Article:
Covid-19: what you need to know today
Regular readers of this column are aware that my reading of scientific journals and articles increased significantly (actually went from 0 to 60 in less than 10 seconds, to borrow a metaphor from the auto business) during the car disease pandemic. coronavirus.
With a handful of vaccines for phase 3 elimination trials of Covid-19; the vaccination of the general population in the UK from Tuesday; and a domestically developed vaccine requesting emergency use authorization (based on Phase 1/2 data, but more on this shortly), I recalled a May article in the British Journal of Pharmacology that stated that Identifying a drug or drugs to treat coronavirus disease would take less time than the 12-18 months it would take to develop a vaccine. A year and 10 days have passed between the first published account of the rare disease in Wuhan, China, and the administration of a vaccine that has approved Phase 3 trials to a member of the general population, so the authors of that article understood that. Right. But they were completely wrong about the drugs.
A handful of antiretrovirals that initially showed promise don’t work. Neither does hydroxychloroquine (HCQ). Remdesivir mostly does not work. The same is the case with most autoimmune therapies. And plasma therapy also doesn’t seem effective in most cases. Monoclonal antibodies can work, but the treatment is expensive. In fact, the only drugs that have been conclusively shown to work in treating Covid-19 are steroids like dexamethasone. That begs the question why hospitals continue to treat people with some of these (expensive) drugs and therapies, but I will carry on in the spirit of caveat emptor and all that …
Still, it is surprising that we now have not one or two, but a set of successful vaccines that can prevent Covid-19, but only one drug that can treat it.
Also read: The University of Oxford-AstraZeneca is the first to publish the results of the trial of the Covid-19 vaccine in final stage
Then there are the promising candidate vaccines, including Bharat Biotech’s Covaxin, Made in India, which applied for emergency use approval on Monday. I am a bit surprised by the request for regulatory approval. The company began its phase 3 trials on November 11. Based on available information, the trial involves injecting people with two doses of the vaccine or a placebo at a 28-day interval and then waiting 14 days to test efficacy. That would mean that even provisional data from Phase 3 trials will be available only at the end of December. It also suggests that regulatory approval is sought based on unpublished Phase 1/2 data (so far). If the company wanted to apply for emergency use approval based on this, it could have done so at any time and it is unclear why it has waited until now.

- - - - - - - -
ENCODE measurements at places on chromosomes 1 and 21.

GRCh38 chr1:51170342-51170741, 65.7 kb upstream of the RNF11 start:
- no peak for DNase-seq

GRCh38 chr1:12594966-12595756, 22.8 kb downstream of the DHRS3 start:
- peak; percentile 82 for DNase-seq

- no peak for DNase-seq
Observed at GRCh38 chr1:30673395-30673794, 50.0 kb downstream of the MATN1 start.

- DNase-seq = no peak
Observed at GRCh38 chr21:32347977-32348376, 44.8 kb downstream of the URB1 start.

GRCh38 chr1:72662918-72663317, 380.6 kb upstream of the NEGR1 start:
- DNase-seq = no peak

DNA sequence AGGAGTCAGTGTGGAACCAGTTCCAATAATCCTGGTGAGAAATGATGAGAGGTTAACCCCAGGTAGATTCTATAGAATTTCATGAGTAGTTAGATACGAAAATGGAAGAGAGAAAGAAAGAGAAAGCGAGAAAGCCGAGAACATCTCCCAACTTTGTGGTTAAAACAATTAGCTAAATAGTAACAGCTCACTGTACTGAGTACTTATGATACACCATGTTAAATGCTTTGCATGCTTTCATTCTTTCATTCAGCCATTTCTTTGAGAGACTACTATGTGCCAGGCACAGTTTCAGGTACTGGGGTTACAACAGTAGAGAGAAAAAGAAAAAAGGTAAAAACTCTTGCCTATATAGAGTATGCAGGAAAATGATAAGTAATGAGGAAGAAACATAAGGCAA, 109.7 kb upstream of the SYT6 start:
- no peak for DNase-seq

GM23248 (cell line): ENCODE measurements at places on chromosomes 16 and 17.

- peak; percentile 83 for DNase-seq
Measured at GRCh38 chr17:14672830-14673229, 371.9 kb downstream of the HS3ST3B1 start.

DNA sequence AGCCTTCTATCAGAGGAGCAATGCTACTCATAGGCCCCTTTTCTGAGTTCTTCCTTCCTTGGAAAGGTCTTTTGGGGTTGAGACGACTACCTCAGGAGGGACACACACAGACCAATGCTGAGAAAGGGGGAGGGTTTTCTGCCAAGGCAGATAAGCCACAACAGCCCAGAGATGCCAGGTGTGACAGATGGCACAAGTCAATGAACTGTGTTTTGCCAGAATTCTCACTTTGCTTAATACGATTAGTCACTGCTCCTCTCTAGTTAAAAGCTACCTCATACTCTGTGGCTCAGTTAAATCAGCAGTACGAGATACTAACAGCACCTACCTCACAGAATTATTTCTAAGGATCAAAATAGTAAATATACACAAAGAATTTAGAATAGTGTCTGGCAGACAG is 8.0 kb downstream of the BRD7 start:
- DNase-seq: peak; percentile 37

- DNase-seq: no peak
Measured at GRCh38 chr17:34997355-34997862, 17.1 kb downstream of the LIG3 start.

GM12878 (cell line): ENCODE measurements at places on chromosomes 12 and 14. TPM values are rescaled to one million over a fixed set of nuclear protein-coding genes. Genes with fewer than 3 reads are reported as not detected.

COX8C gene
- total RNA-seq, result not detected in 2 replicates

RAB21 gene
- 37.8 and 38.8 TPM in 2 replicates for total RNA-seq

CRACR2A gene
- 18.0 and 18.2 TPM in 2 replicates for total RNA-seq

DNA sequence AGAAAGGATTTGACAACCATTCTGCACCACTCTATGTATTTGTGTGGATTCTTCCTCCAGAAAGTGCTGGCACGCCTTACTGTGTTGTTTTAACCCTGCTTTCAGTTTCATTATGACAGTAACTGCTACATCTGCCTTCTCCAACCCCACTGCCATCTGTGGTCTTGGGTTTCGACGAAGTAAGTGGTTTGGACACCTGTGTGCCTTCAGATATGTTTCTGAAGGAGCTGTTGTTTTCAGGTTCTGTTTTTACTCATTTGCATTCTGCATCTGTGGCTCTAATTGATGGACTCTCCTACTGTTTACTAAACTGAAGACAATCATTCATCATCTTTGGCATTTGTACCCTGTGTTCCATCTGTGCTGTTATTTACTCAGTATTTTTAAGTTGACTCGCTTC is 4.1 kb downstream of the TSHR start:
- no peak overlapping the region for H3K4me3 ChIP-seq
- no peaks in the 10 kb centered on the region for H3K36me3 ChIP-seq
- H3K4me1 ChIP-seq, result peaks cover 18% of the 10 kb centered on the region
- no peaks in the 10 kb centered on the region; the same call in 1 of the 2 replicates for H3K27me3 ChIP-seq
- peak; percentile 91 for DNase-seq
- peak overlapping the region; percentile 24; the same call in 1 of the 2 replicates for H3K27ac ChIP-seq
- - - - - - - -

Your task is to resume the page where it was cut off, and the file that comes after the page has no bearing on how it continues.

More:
Indeed, the mere fact that the company has moved from Phase 1/2 to Phase 3 combined trials, and that these have been approved by the drug regulator, suggests that the Phase 1/2 results were successful, that the vaccine elicited an immune response in the small sample of people tested. But as much as I would love to see a local vaccine become available soon, the benefits of this are enormous, it is important that due process is followed. The developer and its partner, the Indian Council of Medical Research, are required to publish the Phase 1/2 data. And the drug regulator may do well to wait at least interim data from Phase 3 trials before approving the vaccine.
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More of a digression than a post script: My colleague and the person who has edited more of these columns than anyone else in the newsroom used to be one of the best sports journalists in the country. Your usual comments about my column are two-dimensional. One, about the quality of the spine itself, and whether, in your opinion, it has covered new ground (it gets more difficult as the number keeps increasing, I can tell you). And two, about the importance of number cricket: he started doing this after Dispatch crossed the 100 mark. But even I know the meaning of 221 (today’s number): it was Sunil Gavaskar’s epic double century in a failed 438-inning chase in the fourth inning (required in 445 minutes and mandatory 20 overs) at The Oval. The match was ultimately tied, with India remaining nine short runs and two wickets in hand. Many consider it Gavaskar’s best entry. Some believe the party saw the best persecution in India. He also challenged the limits of possibility. Like the development of vaccines.